ID 110062
Title Transcription
トラウマ ニ カンレン スル ハンスウ ト シンニュウ シコウ ノ カンレン オヨビ デキゴト カラ ノ キョリカ オ ソクシン スル ヨウ コウゾウカ サレタ ヒッキ ノ コウカ ノ ケントウ
Title Alternative
Studies on the relationship between the trauma-related rumination and the intrusive thinking, and effects of the structured disclosure to facilitate distancing from the event
Author
Matsuda, Ikuo Master’s degree in Clinical Psychology Studies, Graduate School of Integrated Arts and Science, The University of Tokushima in 2012
Yuasa, Akari Master’s degree in Clinical Psychology Studies, Graduate School of Integrated Arts and Science, The University of Tokushima in 2014
Yashiro, Rio Bachelor's degree in faculty of Integrated Arts and Sciences, Tokushima University in 2012
Shiota, Shoichi Institute of Biomedical and Health Sciences, Hiroshima University
Oguchi, Mika Master’s degree in Clinical Psychology Studies, Graduate School of Integrated Arts and Science, The University of Tokushima in 2012
Sato, Kenji Institute of Socio-Arts and Sciences, The Tokushima University Tokushima University Educator and Researcher Directory KAKEN Search Researchers
Keywords
trauma
rumination
structured disclosure
Content Type
Departmental Bulletin Paper
Description
The purposes of this study were to examine the relationship between trauma-related rumination and intrusive thinking, and the effects of structured disclosure to facilitate distancing from the event on the trauma-related rumination, posttraumatic stress reactions (PTSR). In Study I, 38 undergraduates who maintain 9 or more scores of Impact of Event Scale (IES) for one month responded broad-trauma related rumination scale (BTRRS) and IES two times. Regression analysis revealed that there was association with the scores on changes of both factors of BTRRS (broad trauma-related rumination and degree of distancing from the broad trauma) and the scores on changes of intrusion factor of IES(R2=.162,p=.007;R2=.253,p=.001). In Study II, participants in the Study I were randomly assigned into three groups: the structured disclosure group(n=8), the free disclosure group(n=7) and the control group(n=8). The structured disclosure group was asked to write the event to facilitate distancing from it. In particular, they wrote the event, and after that wrote it again from the other person's perspective. The free disclosure group wrote the event and the event-related emotion freely. The control group wrote their behavior on the day before and before experiment, and the plan after experiment without emotion. Results showed that the structured disclosure increased short-term distancing more than other groups, but did not increase long-term one and decrease the rumination. Although all participants in groups decreased PTSR and the distress about the event after one month of disclosure, the differences on groups were not significant. Results of this study were discussed from the theoretical standpoints.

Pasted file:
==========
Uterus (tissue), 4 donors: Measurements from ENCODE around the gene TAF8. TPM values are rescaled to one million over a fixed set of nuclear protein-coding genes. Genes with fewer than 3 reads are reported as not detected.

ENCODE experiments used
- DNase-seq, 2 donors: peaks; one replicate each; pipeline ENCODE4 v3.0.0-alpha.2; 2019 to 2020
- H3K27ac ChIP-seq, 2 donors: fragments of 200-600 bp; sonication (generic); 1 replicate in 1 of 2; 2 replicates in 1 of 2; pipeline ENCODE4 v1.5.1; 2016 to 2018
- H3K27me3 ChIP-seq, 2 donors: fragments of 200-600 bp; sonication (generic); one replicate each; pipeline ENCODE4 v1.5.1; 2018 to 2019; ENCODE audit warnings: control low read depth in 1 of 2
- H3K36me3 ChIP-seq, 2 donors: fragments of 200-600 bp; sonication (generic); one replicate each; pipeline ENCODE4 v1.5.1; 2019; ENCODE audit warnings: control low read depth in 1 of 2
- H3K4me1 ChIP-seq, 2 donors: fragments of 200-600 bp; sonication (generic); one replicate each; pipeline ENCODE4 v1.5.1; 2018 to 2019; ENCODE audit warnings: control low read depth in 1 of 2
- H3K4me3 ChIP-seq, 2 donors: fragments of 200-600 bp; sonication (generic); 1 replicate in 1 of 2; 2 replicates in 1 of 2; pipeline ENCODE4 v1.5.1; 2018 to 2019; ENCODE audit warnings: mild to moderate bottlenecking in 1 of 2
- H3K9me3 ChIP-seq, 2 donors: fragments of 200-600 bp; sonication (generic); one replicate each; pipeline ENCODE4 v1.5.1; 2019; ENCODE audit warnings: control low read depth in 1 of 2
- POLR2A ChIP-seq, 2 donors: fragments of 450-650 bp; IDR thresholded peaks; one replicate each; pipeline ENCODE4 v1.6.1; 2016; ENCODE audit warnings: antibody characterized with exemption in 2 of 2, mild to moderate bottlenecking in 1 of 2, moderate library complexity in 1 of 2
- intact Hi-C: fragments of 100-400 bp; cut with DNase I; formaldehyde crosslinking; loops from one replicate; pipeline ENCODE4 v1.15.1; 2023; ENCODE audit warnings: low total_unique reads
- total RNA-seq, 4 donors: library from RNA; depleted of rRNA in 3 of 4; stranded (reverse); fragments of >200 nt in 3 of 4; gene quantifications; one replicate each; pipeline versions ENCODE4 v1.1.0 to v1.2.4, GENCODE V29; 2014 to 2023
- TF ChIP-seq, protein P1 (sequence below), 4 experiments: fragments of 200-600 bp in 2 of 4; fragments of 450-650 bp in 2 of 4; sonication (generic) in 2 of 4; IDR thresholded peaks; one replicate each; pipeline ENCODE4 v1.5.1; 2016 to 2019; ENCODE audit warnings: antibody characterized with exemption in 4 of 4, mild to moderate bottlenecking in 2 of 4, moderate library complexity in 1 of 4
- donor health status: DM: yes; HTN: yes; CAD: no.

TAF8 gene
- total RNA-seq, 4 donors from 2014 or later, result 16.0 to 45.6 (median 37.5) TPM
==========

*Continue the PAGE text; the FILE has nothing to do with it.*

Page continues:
Journal Title
徳島大学人間科学研究
ISSN
21873968
NCID
AA12675043
Volume
23
Start Page
19
End Page
38
Sort Key
19
Published Date
2015
FullText File
language
jpn
TextVersion
Publisher
departments
Integrated Arts and Sciences